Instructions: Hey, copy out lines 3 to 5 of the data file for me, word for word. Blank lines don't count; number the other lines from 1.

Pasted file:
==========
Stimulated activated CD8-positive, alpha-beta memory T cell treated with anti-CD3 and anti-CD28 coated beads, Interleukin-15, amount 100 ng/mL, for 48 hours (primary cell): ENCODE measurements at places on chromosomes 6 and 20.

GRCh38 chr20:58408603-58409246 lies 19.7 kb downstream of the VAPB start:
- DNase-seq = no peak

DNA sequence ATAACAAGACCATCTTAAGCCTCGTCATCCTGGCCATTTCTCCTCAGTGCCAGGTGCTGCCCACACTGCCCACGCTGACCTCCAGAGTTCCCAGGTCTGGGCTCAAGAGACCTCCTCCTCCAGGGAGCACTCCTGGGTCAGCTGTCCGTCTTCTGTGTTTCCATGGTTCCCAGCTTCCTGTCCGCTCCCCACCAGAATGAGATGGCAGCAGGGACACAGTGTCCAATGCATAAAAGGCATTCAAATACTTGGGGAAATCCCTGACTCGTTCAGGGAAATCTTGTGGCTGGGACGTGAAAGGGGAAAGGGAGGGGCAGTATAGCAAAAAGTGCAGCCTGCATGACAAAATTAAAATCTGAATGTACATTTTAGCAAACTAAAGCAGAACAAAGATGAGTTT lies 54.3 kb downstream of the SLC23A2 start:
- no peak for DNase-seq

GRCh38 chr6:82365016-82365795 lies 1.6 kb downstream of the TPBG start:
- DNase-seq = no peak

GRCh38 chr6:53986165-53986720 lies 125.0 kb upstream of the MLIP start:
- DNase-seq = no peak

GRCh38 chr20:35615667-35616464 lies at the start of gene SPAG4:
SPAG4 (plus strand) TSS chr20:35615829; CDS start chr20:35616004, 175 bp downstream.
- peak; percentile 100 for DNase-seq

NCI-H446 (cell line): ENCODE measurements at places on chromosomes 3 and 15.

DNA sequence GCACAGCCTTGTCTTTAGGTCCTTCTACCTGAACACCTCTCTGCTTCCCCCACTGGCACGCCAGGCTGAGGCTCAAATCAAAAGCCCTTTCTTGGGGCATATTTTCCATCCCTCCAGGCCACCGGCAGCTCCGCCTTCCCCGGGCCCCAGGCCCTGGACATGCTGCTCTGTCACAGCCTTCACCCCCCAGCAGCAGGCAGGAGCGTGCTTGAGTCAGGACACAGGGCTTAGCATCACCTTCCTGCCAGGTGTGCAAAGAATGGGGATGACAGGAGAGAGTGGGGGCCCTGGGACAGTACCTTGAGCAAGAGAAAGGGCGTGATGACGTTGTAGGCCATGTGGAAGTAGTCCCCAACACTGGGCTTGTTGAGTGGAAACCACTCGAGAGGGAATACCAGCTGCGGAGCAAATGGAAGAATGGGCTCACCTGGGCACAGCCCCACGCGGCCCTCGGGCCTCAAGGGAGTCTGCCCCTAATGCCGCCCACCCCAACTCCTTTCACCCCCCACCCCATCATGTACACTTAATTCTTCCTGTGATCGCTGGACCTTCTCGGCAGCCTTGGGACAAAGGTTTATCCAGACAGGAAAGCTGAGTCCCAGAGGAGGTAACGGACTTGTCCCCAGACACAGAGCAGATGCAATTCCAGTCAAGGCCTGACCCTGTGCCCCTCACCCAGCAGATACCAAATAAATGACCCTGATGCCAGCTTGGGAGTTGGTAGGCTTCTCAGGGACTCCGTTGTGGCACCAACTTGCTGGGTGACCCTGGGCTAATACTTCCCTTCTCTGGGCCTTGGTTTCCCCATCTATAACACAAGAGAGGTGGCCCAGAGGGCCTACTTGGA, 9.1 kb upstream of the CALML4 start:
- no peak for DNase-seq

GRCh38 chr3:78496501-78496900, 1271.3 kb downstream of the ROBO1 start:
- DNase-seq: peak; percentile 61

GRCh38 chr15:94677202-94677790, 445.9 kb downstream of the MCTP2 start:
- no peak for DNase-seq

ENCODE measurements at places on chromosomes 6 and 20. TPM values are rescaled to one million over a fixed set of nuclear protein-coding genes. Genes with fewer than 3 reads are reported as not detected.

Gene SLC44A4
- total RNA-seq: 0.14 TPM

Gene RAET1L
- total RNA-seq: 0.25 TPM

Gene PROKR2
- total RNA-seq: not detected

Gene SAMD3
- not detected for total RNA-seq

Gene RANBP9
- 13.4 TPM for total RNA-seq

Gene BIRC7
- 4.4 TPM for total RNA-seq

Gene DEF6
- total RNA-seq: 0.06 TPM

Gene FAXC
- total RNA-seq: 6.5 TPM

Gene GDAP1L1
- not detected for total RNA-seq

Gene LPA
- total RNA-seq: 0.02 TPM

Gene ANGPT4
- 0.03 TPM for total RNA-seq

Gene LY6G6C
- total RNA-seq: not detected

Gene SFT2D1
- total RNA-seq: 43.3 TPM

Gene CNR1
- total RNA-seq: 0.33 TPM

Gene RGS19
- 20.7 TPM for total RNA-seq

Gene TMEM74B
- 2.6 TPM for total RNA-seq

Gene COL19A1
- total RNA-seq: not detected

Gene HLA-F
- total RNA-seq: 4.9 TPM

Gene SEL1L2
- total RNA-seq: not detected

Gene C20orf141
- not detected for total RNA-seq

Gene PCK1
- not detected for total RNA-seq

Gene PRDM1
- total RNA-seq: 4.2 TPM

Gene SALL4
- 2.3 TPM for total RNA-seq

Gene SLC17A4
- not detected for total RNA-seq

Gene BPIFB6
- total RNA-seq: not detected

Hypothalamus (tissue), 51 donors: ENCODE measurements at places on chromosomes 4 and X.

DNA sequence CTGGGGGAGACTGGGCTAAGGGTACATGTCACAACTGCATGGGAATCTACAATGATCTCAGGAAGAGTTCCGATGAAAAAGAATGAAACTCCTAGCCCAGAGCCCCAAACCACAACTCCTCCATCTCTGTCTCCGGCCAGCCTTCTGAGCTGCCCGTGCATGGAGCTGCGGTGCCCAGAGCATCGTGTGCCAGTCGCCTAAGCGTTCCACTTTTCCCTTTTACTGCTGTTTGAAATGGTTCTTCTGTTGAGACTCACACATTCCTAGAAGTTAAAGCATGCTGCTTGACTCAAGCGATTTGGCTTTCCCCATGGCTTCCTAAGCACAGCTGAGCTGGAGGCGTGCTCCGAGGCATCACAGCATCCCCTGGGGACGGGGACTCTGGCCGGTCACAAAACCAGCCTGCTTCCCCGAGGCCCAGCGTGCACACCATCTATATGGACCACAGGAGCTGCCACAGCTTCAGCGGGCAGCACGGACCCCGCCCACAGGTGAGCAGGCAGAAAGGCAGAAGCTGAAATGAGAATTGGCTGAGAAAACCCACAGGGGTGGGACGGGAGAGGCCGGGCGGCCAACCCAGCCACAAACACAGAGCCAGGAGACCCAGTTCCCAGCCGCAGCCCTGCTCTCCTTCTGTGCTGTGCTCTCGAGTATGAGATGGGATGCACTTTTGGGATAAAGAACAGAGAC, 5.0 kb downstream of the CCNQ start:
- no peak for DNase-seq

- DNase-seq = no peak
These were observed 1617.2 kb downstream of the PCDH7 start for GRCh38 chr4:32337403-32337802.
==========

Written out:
- DNase-seq = no peak

DNA sequence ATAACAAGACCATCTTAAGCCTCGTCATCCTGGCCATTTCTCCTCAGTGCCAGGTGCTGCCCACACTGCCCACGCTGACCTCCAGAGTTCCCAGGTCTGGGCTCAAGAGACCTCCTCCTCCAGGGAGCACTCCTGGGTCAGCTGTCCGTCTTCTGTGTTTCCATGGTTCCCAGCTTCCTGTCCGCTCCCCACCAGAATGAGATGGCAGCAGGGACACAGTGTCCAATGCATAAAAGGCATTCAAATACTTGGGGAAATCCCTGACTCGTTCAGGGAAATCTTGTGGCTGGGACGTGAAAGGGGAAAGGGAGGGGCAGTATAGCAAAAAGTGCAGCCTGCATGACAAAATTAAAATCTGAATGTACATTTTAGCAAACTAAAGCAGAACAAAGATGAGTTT lies 54.3 kb downstream of the SLC23A2 start:
- no peak for DNase-seq